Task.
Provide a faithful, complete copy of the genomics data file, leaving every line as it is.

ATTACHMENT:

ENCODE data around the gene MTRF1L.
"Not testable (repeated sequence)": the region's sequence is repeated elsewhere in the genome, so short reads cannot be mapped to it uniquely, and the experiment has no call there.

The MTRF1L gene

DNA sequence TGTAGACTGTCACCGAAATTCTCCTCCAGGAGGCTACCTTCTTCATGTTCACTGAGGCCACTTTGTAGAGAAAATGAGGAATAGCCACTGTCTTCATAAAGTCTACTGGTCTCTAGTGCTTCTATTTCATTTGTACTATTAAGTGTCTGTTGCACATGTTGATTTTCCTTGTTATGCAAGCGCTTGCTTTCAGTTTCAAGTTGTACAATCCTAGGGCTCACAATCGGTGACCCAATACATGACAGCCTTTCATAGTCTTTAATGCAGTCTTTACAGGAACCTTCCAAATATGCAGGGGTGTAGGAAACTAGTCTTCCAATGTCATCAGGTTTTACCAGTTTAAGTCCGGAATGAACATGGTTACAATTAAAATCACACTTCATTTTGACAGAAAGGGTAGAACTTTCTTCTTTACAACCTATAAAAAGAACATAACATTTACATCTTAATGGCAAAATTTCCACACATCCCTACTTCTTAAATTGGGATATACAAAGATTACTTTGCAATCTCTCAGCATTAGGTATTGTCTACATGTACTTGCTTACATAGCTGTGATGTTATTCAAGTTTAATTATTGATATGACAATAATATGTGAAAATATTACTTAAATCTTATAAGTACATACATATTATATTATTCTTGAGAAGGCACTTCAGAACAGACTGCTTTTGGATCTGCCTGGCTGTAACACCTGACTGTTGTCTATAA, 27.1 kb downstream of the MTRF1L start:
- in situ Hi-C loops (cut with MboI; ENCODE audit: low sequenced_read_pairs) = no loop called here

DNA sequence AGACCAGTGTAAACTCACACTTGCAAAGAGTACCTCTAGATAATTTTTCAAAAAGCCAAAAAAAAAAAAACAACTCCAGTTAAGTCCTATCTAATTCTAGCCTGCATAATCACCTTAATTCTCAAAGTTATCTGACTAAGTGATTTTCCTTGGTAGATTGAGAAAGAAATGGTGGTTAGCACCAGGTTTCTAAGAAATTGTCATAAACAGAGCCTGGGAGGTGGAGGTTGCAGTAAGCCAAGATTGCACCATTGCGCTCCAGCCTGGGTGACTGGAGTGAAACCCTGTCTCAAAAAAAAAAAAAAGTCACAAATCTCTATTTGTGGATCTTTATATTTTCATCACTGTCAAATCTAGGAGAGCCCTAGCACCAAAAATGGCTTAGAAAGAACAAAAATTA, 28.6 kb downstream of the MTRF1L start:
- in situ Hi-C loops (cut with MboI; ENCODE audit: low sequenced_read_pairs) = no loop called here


ENCODE data around the gene MTRF1L.
"Not testable (repeated sequence)": the region's sequence is repeated elsewhere in the genome, so short reads cannot be mapped to it uniquely, and the experiment has no call there.

The MTRF1L gene

DNA sequence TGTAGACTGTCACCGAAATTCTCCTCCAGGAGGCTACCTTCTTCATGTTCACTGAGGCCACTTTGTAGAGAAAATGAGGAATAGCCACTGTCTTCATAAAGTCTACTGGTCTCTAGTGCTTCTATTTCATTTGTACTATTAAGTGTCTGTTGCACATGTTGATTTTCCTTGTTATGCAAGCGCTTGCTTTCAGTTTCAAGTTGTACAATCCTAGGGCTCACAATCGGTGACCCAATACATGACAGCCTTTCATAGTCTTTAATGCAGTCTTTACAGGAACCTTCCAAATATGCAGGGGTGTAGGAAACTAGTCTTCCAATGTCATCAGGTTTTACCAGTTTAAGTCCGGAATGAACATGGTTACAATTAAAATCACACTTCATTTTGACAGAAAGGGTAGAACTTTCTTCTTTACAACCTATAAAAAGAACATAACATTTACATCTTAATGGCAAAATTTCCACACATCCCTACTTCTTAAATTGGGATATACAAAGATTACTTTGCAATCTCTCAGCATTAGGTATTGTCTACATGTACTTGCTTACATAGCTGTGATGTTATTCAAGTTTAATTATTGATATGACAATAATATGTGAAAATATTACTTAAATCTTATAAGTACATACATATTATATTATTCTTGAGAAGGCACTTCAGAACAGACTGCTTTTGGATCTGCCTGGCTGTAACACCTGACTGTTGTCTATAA, 27.1 kb downstream of the MTRF1L start:
- in situ Hi-C loops (cut with MboI; ENCODE audit: low sequenced_read_pairs) = no loop called here

DNA sequence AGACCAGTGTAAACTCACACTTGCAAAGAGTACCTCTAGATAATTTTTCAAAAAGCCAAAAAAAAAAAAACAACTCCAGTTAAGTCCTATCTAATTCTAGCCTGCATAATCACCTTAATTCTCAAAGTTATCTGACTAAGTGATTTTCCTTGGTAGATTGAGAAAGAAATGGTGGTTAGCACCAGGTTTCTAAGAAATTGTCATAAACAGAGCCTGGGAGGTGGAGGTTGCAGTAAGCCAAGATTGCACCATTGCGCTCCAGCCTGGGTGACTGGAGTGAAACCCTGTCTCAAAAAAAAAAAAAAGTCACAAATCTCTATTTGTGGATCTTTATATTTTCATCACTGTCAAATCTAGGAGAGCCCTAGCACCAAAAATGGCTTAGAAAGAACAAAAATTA, 28.6 kb downstream of the MTRF1L start:
- in situ Hi-C loops (cut with MboI; ENCODE audit: low sequenced_read_pairs) = no loop called here